Methods for extracellular vesicle isolation and selective removal

- Norgen Biotek Corp.

Disclosed is a method for the isolation of extracellular vesicles, including exosomes, from a liquid sample, the method comprising the steps of: adjusting the pH of a liquid sample comprising extracellular vesicles to a preselected, binding pH; contacting the liquid sample with silicon carbide, wherein at the preselected, binding pH, the extracellular vesicles bind to the silicon carbide; and eluting the bound extracellular vesicles from the silicon carbide. The liquid samples can comprise bodily fluids. Further disclosed is a method for producing a liquid sample, substantially depleted of extracellular vesicles, including exosomes.

Skip to: Description  ·  Claims  ·  References Cited  · Patent History  ·  Patent History

Description

CROSS-REFERENCE TO RELATED APPLICATION

This application claims priority from U.S. provisional application No. 62/160,647, the entirety of which is hereby incorporated by reference.

FIELD OF INVENTION

The present invention relates to methods for the isolation of extracellular vesicles, including exosomes, from liquid samples, including bodily fluids. The present invention further relates to methods for the production of extracellular vesicle-depleted liquid samples, including serum.

BACKGROUND

There are a number of different types of vesicles released by cells, which are known as extracellular vesicles (EV). It is generally accepted that there are 3 main types of EVs which include apoptotic bodies (50-5,000 nm), microvesicles (100-1000 nm), and exosomes (40-150 nm). Apoptotic bodies are shed from dying cells whereas microvesicles are shed from the plasma membrane of viable cells. Exosomes are of endocrytic origin and are formed intracellularly by inward budding of the membrane of endocytic compartments, which then leads to vesicle-containing endosomes called multivesicular bodies (MVBs). These MVBs will then fuse with the plasma membrane, releasing their internal vesicles (the exosomes) into the extracelluar medium (Cvjetkovic et al. The influence of rotor type and centrifugation time on the yield and purity of extracellular vesicles. Journal of Extracellular Vesicles, 3: 23111.2014).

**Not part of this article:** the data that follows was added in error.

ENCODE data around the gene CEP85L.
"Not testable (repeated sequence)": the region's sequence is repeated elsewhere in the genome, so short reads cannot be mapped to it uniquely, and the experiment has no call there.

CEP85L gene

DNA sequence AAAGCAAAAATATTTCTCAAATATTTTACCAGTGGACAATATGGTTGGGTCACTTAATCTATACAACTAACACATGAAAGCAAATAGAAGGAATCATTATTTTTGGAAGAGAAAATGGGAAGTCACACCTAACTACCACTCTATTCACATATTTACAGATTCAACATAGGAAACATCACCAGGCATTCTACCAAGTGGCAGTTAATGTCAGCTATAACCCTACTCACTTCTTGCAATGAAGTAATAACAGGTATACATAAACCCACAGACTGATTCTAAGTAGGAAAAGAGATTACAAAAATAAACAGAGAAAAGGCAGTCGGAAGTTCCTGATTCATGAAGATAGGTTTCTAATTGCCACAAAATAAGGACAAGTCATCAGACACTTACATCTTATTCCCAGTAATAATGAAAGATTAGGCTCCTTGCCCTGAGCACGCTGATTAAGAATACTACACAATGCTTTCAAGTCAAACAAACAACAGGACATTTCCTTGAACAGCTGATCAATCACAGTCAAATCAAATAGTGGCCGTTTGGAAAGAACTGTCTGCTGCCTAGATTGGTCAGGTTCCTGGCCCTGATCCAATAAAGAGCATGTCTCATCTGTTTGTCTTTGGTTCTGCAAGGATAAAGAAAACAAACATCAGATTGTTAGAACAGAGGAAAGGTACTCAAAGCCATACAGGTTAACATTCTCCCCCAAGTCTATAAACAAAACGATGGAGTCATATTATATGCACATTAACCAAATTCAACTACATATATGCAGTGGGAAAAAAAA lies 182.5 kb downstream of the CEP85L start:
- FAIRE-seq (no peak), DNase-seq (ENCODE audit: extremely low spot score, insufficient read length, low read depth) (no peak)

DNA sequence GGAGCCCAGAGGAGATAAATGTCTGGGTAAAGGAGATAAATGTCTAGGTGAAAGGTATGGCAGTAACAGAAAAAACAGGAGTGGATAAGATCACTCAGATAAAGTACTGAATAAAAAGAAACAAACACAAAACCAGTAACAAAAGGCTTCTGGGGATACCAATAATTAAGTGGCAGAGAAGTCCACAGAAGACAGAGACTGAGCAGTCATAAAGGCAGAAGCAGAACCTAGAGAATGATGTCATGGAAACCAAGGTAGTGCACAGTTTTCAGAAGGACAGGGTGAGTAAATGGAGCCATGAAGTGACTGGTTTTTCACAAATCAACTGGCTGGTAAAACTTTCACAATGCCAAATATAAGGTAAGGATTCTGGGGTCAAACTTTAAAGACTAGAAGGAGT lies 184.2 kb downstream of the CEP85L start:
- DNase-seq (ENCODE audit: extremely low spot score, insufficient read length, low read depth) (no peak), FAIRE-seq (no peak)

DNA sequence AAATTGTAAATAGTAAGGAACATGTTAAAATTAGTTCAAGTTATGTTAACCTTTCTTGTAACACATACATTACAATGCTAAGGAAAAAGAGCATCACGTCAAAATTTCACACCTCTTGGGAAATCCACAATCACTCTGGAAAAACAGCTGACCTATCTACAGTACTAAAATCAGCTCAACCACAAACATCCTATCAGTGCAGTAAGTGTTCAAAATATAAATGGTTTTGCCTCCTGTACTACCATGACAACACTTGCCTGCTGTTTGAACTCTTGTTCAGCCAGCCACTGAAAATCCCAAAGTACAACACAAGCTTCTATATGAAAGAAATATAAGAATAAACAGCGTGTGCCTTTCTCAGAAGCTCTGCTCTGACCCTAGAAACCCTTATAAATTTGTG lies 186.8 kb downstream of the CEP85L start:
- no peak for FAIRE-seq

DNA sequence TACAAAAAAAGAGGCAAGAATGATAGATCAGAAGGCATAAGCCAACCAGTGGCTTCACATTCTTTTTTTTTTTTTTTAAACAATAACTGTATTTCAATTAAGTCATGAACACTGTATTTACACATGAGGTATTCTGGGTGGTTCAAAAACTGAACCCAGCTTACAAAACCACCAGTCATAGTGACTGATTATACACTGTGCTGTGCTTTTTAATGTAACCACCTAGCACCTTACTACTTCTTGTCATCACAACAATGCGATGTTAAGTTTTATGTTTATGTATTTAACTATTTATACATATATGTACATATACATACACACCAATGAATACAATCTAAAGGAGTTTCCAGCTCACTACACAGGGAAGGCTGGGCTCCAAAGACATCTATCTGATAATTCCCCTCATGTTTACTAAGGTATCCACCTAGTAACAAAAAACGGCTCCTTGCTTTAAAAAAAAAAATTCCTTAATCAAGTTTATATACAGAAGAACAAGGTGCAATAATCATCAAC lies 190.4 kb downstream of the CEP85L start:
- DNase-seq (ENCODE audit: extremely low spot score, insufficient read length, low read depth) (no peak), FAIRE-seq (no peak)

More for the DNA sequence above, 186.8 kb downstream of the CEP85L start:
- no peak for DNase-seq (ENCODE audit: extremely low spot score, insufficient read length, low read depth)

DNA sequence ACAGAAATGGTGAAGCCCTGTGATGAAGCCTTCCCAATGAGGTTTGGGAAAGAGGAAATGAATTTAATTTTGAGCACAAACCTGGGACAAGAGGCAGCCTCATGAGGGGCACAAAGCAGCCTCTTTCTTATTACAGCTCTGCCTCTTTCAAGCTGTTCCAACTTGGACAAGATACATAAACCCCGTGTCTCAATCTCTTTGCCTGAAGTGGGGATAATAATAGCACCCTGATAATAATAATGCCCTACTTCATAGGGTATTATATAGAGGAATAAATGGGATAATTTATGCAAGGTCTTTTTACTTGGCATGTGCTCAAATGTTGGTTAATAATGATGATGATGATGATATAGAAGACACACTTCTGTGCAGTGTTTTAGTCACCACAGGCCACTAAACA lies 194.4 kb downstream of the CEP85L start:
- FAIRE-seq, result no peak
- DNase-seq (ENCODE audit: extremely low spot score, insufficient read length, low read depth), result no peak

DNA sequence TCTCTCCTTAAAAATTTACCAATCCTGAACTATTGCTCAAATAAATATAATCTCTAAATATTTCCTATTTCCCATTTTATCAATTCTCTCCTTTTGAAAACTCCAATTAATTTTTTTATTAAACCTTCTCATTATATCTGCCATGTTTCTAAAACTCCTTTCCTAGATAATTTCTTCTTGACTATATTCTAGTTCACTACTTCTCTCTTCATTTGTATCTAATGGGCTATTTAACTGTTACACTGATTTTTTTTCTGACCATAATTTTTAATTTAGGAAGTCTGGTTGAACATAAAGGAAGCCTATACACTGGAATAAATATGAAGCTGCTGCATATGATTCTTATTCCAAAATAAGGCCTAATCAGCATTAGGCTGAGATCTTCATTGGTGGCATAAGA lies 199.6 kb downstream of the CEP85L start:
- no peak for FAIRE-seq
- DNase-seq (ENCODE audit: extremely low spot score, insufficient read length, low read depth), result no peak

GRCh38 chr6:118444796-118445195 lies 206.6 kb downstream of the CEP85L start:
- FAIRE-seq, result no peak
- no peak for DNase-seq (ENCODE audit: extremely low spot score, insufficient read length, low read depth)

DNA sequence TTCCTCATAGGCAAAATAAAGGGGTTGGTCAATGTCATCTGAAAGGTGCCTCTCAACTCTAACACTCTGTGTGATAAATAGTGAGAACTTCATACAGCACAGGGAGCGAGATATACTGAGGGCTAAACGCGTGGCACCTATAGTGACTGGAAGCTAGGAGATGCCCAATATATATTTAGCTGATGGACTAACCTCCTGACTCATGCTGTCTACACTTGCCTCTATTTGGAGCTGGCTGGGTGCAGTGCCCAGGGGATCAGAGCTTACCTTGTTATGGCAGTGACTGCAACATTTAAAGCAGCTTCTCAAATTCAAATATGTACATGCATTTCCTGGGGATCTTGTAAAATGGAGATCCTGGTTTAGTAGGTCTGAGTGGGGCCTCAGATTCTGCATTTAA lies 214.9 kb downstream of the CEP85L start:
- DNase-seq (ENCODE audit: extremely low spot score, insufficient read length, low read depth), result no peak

Exosomes are secreted by most cell types including epithelial cells, hematopoietic cells, dendritic cells, B cells, T cells, mast cells, platelets, microglia and some tumor cells. Exosomes can be found in various body fluids including urine, saliva, plasma, serum, amniotic fluid, bronchoalveolar fluid and breast milk.

Increasing evidence has suggested that exosomes play an important role in cell-to-cell signaling. In particular, exosomes have been shown to contain cell-specific proteins, lipids and RNAs, which are transported to other cells, where they can alter function and/or physiology. Depending on the cellular origin, exosomes may contain various cellular proteins including MHC molecules, tetraspanins, adhesion molecules and metalloproteinases. In addition to the exosomal proteins, mRNA and miRNA has been recently reported to be found in exosomes, which has brought the attention of many researchers to explore the role of exosomes. Moreover, it has been shown that these exosomal mRNAs can be translated into proteins by recipient cells and that the exosomal miRNAs are able to modulate gene expression in recipient cells.

Exosomes have been shown to be involved in the pathogenesis of cancer and degenerative diseases. Therefore, analysis of exosomal contents can be potentially used for non-invasive diagnostics of cancer and other disorders.

There are a number of different methods for isolating exosomes. The original and most commonly used method involves multiple centrifugation and ultracentrifugation steps (see Thery et al. Isolation and Characterization of Exosomes from Cell Culture Supernatants and Biological Fluids. Unit 3.22, Subcellular Fractionation and Isolation of Organelles, in Current Protocols in Cell Biology, John Wiley and Sons Inc., 2006). There are numerous drawbacks associated with the use of ultracentrifugation for exosome isolation. First, this method is not specific for exosomes and will co-purify larger vesicles, protein aggregates and even ribosomes. In addition, this method is time consuming and labour intensive, as it can involve as many as 5 centrifugation steps, with some of the steps requiring speeds of 100,000×g for several hours. Furthermore, this method requires the use of expensive and specialized ultracentrifuges.